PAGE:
The last 12 months have been volatile for investors in China, from the meltdown in the high-yield bond sector to regulatory actions targeting sectors such as technology. How are you advising clients to invest in the world’s second-biggest economy in 2022?

We believe it is still too early to buy into China. We need to see concrete signs of economic recovery and policy easing. While the 50 bp RRR cut in December does represent an easing of the stringent policy stance thus far, a genuine recovery in Chinese risk assets will require a fairly forceful policy shift.

It remains to be seen if this will indeed come to pass. The risk from pressure in the property sector has not yet abated. At the same time, regulatory pressure in the technology sector remains. We have yet to see forward earnings revised higher, regulatory uncertainty fade, or funds flows return. As such, we do not think that there is sufficient justification to increase our exposure to Chinese equities at this juncture.

We prefer investing into Sustainable China and other policy-supported sectors while maintaining a strategic allocation in Chinese equities.

What will be the key investment themes that shape both global markets and those in the region in 2022 and how is that feeding into how you advise clients?

Relatively more attractive investment opportunities can be found in Asian markets. Improving valuations in Asia in 2021 were driven by strong earnings growth of 40%.

As demand for technology products normalises alongside related supply chains, it is likely that the technology sector will experience an earnings contraction. And even though we anticipate stronger earnings growth from Southeast Asia as tourism recovers, the MSCI Asia ex-Japan is likely to generate just 8% earnings for 2022.

Attractive opportunities lie in the thematic sphere. For example, our “Sustainable China” basket, which captures opportunities in a number of China’s policy-supported sectors, is exposed to opportunities in sectors such as renewable energy, electric vehicles, 5G and semiconductors. Our “Beautiful Europe” investment theme is designed to take advantage of demand for luxury goods among Chinese consumers and the pricing power of luxury goods producers in Europe. We prefer equity markets with a cyclical tilt including Japan, as we expect the Japanese machinery, electric appliances, and transportation equipment sectors to benefit from the post-pandemic global recovery.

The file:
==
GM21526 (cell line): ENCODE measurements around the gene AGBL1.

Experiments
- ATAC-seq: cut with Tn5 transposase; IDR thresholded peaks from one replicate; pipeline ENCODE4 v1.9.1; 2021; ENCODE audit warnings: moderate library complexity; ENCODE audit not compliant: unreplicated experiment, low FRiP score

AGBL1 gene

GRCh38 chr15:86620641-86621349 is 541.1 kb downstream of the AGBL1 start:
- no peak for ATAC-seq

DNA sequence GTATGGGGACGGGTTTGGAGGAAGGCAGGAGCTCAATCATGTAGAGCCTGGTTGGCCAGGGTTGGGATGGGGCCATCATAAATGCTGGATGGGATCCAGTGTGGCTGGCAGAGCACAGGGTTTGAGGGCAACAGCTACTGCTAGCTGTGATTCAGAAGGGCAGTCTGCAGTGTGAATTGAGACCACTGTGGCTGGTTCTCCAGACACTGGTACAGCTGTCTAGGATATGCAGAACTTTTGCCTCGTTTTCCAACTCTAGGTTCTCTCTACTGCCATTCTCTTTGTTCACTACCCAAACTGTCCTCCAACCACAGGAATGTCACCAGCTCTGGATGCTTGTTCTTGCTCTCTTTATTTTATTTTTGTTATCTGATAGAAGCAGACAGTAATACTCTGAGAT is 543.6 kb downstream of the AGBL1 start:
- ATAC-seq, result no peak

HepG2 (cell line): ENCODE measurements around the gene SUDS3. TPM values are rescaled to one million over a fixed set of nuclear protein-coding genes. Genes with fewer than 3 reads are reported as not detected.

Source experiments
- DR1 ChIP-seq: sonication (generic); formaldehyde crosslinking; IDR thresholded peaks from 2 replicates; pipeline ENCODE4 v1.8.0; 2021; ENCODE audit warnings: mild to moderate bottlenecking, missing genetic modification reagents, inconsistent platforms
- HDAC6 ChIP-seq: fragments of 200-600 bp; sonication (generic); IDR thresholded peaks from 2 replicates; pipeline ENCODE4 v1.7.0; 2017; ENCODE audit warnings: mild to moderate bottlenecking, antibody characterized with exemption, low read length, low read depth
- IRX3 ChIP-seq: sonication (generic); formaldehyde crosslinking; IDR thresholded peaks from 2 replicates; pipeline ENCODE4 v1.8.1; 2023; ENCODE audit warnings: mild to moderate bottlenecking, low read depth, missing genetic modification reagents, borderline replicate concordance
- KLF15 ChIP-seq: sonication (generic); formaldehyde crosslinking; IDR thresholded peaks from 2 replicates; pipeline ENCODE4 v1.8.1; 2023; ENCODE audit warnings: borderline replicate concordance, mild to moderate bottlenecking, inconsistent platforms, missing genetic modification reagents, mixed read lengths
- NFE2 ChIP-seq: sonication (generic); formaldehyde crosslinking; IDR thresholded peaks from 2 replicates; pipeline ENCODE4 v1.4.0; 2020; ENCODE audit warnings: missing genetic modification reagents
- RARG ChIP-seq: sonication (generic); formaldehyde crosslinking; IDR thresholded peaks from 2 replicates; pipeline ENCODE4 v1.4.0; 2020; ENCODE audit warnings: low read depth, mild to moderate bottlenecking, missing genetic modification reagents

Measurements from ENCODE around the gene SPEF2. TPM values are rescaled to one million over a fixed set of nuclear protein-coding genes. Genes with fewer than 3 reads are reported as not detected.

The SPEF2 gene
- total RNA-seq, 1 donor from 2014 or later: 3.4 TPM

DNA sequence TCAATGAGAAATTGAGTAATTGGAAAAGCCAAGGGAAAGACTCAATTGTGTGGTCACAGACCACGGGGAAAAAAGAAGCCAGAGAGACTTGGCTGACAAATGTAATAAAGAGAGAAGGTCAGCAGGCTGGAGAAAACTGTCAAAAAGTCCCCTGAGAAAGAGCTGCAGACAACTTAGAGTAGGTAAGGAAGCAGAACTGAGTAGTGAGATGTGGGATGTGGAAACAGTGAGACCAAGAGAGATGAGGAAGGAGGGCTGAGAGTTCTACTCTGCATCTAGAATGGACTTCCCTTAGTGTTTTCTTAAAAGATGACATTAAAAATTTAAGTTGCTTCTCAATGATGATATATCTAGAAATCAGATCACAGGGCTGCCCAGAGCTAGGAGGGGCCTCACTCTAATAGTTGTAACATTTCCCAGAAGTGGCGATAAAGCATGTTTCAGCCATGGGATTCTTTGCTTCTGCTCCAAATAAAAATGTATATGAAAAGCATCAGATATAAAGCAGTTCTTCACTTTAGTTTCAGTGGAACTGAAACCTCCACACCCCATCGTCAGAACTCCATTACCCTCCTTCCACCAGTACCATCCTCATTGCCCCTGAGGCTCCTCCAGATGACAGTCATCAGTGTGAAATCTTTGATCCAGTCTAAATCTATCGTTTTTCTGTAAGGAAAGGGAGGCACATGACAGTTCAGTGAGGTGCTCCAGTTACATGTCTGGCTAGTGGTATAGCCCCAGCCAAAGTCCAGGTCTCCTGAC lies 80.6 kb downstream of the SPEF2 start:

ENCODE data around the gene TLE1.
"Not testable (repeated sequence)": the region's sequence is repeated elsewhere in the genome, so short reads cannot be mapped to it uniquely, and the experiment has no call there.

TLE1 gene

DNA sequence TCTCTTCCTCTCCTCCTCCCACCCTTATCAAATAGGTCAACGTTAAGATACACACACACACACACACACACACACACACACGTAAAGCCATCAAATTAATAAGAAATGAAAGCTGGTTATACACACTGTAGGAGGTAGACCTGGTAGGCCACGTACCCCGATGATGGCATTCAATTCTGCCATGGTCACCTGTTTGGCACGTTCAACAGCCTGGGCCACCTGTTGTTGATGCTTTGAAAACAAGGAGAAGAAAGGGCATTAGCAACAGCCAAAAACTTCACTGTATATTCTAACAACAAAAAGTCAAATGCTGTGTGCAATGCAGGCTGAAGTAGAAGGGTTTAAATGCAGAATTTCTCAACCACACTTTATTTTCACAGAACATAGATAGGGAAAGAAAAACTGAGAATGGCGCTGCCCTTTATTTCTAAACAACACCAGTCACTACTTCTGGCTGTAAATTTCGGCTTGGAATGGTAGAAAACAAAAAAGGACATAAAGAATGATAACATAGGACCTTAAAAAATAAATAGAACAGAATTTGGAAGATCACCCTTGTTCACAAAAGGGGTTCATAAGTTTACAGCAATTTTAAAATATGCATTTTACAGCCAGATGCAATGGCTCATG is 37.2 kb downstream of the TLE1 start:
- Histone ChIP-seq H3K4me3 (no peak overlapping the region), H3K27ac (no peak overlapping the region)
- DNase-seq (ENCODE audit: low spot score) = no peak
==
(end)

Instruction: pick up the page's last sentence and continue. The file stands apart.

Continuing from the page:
Fixed income investors will experience challenging conditions in 2022. As inflation moderates and bond yields rise, real rates should improve, but generating positive returns in fixed income will still be difficult. Hence, we are overweight senior loans. They benefit from rising interest rates, and are already offering an attractive yield of 5.5%, which compares well with 4.4% in US high yields. In terms of fundamentals, the US senior loan default rate continues to improve and should remain low in 2022 considering recent rating upgrades.

In Asia, we prefer the non-China property segment of the Asia high yield (HY) complex. This market segment accounts for around 60% of total Asia HY credit and should benefit from strong growth in both South and Southeast Asia in 2022, where policy normalisation is likely to be gradual.

Asia HY ex-China property is surprisingly healthy at the fundamental level, with a sharp improvement in the default rate (from 12.7% in 2020 to just 2.3% in 2021), in stark contrast to the roughly 30% in the China property segment. Specifically, we favour short duration (one to three years) BB-rated bonds, as these offer yields that compare favourably with the equivalent US HY segment.

In alternative investments, real estate should still benefit from the low interest rate environment, as well as the continuing economic recovery. The economic backdrop remains supportive for private markets as well, while hedge funds should deliver modest returns close to the historical average.